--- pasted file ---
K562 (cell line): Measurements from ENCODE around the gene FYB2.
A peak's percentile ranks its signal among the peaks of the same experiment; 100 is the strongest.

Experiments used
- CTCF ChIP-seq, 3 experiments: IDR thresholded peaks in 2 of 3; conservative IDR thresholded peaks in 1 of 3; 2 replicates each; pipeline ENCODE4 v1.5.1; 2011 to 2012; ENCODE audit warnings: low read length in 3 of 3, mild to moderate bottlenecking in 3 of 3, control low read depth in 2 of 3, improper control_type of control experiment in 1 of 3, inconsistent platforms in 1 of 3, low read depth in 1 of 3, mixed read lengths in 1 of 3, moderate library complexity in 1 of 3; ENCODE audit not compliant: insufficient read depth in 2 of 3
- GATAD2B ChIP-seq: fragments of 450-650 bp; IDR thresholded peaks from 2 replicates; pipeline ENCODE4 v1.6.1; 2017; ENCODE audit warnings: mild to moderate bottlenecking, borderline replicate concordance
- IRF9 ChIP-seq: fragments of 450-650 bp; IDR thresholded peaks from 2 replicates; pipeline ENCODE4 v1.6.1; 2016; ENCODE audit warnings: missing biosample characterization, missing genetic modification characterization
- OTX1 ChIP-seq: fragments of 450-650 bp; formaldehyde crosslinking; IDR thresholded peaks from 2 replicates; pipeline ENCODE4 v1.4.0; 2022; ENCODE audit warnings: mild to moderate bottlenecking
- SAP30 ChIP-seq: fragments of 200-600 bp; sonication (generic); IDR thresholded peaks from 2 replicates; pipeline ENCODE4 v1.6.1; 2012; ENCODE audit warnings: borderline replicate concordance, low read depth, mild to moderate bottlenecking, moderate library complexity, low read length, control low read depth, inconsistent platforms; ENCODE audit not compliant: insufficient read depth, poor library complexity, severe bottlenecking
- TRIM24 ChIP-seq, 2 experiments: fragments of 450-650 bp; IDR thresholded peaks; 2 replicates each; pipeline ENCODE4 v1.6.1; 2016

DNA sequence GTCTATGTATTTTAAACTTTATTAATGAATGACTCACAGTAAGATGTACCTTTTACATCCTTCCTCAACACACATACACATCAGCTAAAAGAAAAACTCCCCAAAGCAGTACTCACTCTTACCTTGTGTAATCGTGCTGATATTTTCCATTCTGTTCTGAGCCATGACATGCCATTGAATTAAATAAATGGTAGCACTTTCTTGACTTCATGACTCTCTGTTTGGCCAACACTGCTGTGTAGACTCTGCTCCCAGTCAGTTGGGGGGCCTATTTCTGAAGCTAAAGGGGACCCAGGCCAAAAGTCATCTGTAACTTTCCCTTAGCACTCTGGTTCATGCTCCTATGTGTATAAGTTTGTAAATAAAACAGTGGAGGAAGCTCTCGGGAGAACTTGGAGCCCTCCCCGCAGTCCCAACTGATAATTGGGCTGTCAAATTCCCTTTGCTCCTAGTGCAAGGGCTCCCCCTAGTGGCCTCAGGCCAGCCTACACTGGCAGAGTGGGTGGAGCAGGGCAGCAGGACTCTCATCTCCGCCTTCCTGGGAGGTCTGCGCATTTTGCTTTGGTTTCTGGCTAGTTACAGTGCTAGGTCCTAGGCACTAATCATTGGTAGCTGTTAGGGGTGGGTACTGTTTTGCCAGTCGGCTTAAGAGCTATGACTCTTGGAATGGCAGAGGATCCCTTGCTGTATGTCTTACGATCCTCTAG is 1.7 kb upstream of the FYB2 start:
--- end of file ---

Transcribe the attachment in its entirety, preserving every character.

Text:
K562 (cell line): Measurements from ENCODE around the gene FYB2.
A peak's percentile ranks its signal among the peaks of the same experiment; 100 is the strongest.

Experiments used
- CTCF ChIP-seq, 3 experiments: IDR thresholded peaks in 2 of 3; conservative IDR thresholded peaks in 1 of 3; 2 replicates each; pipeline ENCODE4 v1.5.1; 2011 to 2012; ENCODE audit warnings: low read length in 3 of 3, mild to moderate bottlenecking in 3 of 3, control low read depth in 2 of 3, improper control_type of control experiment in 1 of 3, inconsistent platforms in 1 of 3, low read depth in 1 of 3, mixed read lengths in 1 of 3, moderate library complexity in 1 of 3; ENCODE audit not compliant: insufficient read depth in 2 of 3
- GATAD2B ChIP-seq: fragments of 450-650 bp; IDR thresholded peaks from 2 replicates; pipeline ENCODE4 v1.6.1; 2017; ENCODE audit warnings: mild to moderate bottlenecking, borderline replicate concordance
- IRF9 ChIP-seq: fragments of 450-650 bp; IDR thresholded peaks from 2 replicates; pipeline ENCODE4 v1.6.1; 2016; ENCODE audit warnings: missing biosample characterization, missing genetic modification characterization
- OTX1 ChIP-seq: fragments of 450-650 bp; formaldehyde crosslinking; IDR thresholded peaks from 2 replicates; pipeline ENCODE4 v1.4.0; 2022; ENCODE audit warnings: mild to moderate bottlenecking
- SAP30 ChIP-seq: fragments of 200-600 bp; sonication (generic); IDR thresholded peaks from 2 replicates; pipeline ENCODE4 v1.6.1; 2012; ENCODE audit warnings: borderline replicate concordance, low read depth, mild to moderate bottlenecking, moderate library complexity, low read length, control low read depth, inconsistent platforms; ENCODE audit not compliant: insufficient read depth, poor library complexity, severe bottlenecking
- TRIM24 ChIP-seq, 2 experiments: fragments of 450-650 bp; IDR thresholded peaks; 2 replicates each; pipeline ENCODE4 v1.6.1; 2016

DNA sequence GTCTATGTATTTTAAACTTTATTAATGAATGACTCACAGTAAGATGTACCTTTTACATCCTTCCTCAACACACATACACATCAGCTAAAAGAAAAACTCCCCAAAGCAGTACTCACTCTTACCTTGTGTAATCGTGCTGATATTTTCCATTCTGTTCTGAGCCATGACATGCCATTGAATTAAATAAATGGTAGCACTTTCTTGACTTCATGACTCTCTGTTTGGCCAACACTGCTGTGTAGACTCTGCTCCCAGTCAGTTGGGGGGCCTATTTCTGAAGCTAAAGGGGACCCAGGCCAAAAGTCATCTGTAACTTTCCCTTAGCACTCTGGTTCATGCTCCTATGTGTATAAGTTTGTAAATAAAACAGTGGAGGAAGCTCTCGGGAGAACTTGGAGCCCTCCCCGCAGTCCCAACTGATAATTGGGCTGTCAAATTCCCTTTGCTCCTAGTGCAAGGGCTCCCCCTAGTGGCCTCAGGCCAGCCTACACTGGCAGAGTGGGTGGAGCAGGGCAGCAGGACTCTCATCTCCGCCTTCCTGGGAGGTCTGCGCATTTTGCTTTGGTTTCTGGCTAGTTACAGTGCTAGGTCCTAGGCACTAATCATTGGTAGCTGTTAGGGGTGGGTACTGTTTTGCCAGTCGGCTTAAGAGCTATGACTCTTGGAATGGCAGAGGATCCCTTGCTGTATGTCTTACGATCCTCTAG is 1.7 kb upstream of the FYB2 start: